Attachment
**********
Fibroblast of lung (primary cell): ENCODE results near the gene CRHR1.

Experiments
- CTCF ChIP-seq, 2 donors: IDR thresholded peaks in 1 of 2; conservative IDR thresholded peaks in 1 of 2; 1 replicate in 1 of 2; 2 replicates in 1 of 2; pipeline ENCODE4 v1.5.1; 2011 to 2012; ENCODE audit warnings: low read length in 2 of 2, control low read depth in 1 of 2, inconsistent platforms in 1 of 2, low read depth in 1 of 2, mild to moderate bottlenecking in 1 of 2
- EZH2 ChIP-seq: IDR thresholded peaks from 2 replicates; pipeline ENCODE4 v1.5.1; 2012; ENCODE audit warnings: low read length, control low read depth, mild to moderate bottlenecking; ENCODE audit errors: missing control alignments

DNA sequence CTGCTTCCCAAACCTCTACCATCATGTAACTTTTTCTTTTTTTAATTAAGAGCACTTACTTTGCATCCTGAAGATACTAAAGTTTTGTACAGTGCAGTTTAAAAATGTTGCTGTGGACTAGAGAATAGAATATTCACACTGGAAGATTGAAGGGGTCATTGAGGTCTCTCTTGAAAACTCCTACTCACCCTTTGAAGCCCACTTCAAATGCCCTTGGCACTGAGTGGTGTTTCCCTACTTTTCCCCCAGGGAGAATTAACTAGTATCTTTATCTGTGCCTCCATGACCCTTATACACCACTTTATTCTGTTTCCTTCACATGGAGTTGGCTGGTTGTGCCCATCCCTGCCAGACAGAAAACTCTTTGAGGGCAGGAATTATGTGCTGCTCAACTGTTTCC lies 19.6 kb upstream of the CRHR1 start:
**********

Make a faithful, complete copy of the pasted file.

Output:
Fibroblast of lung (primary cell): ENCODE results near the gene CRHR1.

Experiments
- CTCF ChIP-seq, 2 donors: IDR thresholded peaks in 1 of 2; conservative IDR thresholded peaks in 1 of 2; 1 replicate in 1 of 2; 2 replicates in 1 of 2; pipeline ENCODE4 v1.5.1; 2011 to 2012; ENCODE audit warnings: low read length in 2 of 2, control low read depth in 1 of 2, inconsistent platforms in 1 of 2, low read depth in 1 of 2, mild to moderate bottlenecking in 1 of 2
- EZH2 ChIP-seq: IDR thresholded peaks from 2 replicates; pipeline ENCODE4 v1.5.1; 2012; ENCODE audit warnings: low read length, control low read depth, mild to moderate bottlenecking; ENCODE audit errors: missing control alignments

DNA sequence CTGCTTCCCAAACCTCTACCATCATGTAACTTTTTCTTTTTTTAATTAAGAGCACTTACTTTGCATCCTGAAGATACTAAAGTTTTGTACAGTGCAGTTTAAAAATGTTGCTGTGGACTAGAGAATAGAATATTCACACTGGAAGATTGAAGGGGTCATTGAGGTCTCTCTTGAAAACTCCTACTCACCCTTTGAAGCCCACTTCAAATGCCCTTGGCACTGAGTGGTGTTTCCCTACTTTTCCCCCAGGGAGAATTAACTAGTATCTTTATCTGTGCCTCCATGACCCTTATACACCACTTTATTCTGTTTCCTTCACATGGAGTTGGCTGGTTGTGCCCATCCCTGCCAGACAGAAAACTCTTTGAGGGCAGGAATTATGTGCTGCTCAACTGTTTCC lies 19.6 kb upstream of the CRHR1 start: